Bee My Honey!

 

Yes, I know, a corny title but it got your attention didn’t it?

It’s an introduction to our latest income generating initiative of bringing a viable business to the villages in northern Uganda.

Beekeeping!

KTB hives loaded on car and ready for the village. We actually had a swarm of bees colonize a hive while we were packing for the village.

Kenya Top Bar (KTB) hives loaded on car and ready for the village. We actually had a swarm of bees colonize a hive while we were packing for the village.

A few months ago a group in one of the villages we work in approach us about bringing them a project. This is a SACCO (savings and loan) group of about 40 people. They meet weekly and each make small deposits which they pool to allow a member to take a loan. When that loan is paid then another member is able to take a loan. The interest that is repaid allows the loan bank to grow, thus allowing more loans. These folks have been waiting for an opportunity to begin or participate in a project. They are really excited about the beekeeping prospects.

One of our planning meetings.

One of our planning meetings.

We decided to work with them in developing a beekeeping project. We have proposed a 5-year program that would assist the group in establishing a modern beekeeping operation, expanding it yearly for the following 4 years. After year 5 the group would take full operation of the program and should have a viable income generating business. The profits they can make from this business can then be used to invest in other businesses.

In April they elected a beekeeping committee and we started on building a bee apiary with an initial 10 Kenyan Top Hives (KTB) installed and 5 catch boxes that are being used to transfer bees to the new hives. A chain link fence has been installed to protect the apiary as cattle likes to graze in the location we choose for the Apiary. We have planted flowers and trees to provide future food sources for the bees.

We are ready to begin our work

We are ready to begin our work

Constructing our Apiary where there will be shade and water will be close by.

Constructing our Apiary where there will be shade and water will be close by.

Constructing a shelter to provide plenty of shade and protection from rain.

Constructing a shelter to provide plenty of shade and protection from rain.

 

A natural thatch roof provides a cool and protecting roof.

A natural thatch roof provides a cool and protecting roof.

This was our live hive. Unfortunately, the bees absconded shortly after the hive was placed in the Apiary.

This was our live hive. Unfortunately, the bees absconded shortly after the hive was placed in the Apiary.

We planted some tree seedlings and some flowering plants.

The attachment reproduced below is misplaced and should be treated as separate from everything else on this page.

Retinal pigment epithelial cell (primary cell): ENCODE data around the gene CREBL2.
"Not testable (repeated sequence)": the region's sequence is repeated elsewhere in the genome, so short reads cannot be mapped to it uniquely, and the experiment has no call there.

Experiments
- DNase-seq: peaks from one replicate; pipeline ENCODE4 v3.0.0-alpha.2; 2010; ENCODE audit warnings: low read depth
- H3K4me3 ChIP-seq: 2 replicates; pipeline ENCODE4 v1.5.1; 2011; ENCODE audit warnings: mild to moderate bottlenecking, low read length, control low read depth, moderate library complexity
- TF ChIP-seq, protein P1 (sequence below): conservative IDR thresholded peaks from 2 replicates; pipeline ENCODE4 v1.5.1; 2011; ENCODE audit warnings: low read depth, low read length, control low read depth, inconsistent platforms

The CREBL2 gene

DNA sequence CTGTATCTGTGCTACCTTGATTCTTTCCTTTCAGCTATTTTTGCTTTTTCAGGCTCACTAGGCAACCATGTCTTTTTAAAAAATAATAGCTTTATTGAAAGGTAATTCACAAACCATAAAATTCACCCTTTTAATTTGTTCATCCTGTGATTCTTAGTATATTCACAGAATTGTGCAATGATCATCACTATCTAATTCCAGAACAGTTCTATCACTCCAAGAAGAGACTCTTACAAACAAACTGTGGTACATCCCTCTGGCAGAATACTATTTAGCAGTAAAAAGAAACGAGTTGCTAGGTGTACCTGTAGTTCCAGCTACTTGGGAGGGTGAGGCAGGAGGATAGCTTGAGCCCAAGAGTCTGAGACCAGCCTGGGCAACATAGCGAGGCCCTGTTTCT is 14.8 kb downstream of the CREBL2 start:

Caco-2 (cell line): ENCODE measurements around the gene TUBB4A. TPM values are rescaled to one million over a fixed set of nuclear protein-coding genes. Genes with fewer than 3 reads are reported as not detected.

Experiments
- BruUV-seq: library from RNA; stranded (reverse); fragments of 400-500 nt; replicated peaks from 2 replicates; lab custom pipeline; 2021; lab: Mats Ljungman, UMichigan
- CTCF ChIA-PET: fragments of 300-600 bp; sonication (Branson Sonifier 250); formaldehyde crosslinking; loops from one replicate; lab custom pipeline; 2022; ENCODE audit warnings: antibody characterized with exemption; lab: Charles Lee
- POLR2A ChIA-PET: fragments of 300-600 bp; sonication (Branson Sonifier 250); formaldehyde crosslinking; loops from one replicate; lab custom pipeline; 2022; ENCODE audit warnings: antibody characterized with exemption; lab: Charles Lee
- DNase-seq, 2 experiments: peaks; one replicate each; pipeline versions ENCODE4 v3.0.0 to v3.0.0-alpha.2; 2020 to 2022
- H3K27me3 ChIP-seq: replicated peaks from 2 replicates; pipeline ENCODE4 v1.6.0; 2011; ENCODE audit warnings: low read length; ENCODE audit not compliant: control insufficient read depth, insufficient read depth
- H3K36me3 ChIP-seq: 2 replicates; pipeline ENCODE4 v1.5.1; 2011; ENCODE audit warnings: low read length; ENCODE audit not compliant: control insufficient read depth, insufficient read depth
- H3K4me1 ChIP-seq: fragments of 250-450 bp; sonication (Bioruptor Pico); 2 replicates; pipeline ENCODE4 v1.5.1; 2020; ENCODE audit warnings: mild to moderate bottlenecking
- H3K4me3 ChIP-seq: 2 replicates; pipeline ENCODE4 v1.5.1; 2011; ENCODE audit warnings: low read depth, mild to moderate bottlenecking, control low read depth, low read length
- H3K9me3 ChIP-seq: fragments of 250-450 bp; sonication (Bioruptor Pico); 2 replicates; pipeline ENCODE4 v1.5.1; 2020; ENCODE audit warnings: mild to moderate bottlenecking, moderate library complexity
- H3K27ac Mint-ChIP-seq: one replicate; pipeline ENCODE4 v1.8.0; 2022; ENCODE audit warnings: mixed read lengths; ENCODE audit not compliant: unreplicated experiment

We planted some tree seedlings and some flowering plants.

A stream nearby will provide a good water source for the bees

A stream nearby will provide a good water source for the bees

Meet Mandy, my pup. She was supervising the construction.

Meet Mandy, my pup. She was supervising the construction.

Last November we sent our associate, Jimmy Odongo to Kampala for beekeeping training. He has now been transferring that information to the group and everyone is being trained in beekeeping with modern hives. Once we have some active hives we will bring up some professionals from Kampala to do more intensive training.

Jimmy has been providing training on beekeeping with modern hives.

Jimmy has been providing training on beekeeping with modern hives.

 

This is a traditional hive which bees like to favour however extracting the honey can be difficult.

This is a traditional hive which bees like to favour, however, extracting the honey can be difficult.

        Uganda produces some of the world’s best honey and there’s not only income in honey production but in the by-products, such as wax and propolis. One of the best things about beekeeping as a business is that it’s a business anyone can manage, men, women, old and young.

In Uganda, honey production potential is enormous, estimated at 500,000 metric tones per year, but this potential has not yet been fully exploited. The Ugandan Beekeepers Association estimates that only between 800-1200 metric tonnes of honey is produced per year due to current lack of bee-stock.

Traditional methods of bee keeping are still predominant in Uganda where it remains an important seasonal activity in many regions. Rural people have a good knowledge of bees, plants and places favored by bees but hives are usually destroyed and colonies often killed in the process of collecting honey.

Despite the diversity of vegetation suitable for bees in the region, a shortage of bees means that beekeepers are dependent on collecting swarming bee stock. The current shortage is also limiting production of honey and by-products for which there is considerable potential. (http://www.africa-uganda-business-travel-guide.com/ugandahoneybeekeeping.html#AboutHoneyBeeKeepinginUganda)

This is where we are currently, trying to colonize our hives.

catcher-box

We’ve installed catcher boxes (a smaller version of the KTB hive) throughout the village to assist in catching a swarm.

Now all we need are bees!

Now all we need are bees!

Please pray with us that our hives will soon be colonised and this beekeeping group will soon be in the honey production.

 

 

 

 

 

 

 

 

 

 

 

 

 

 

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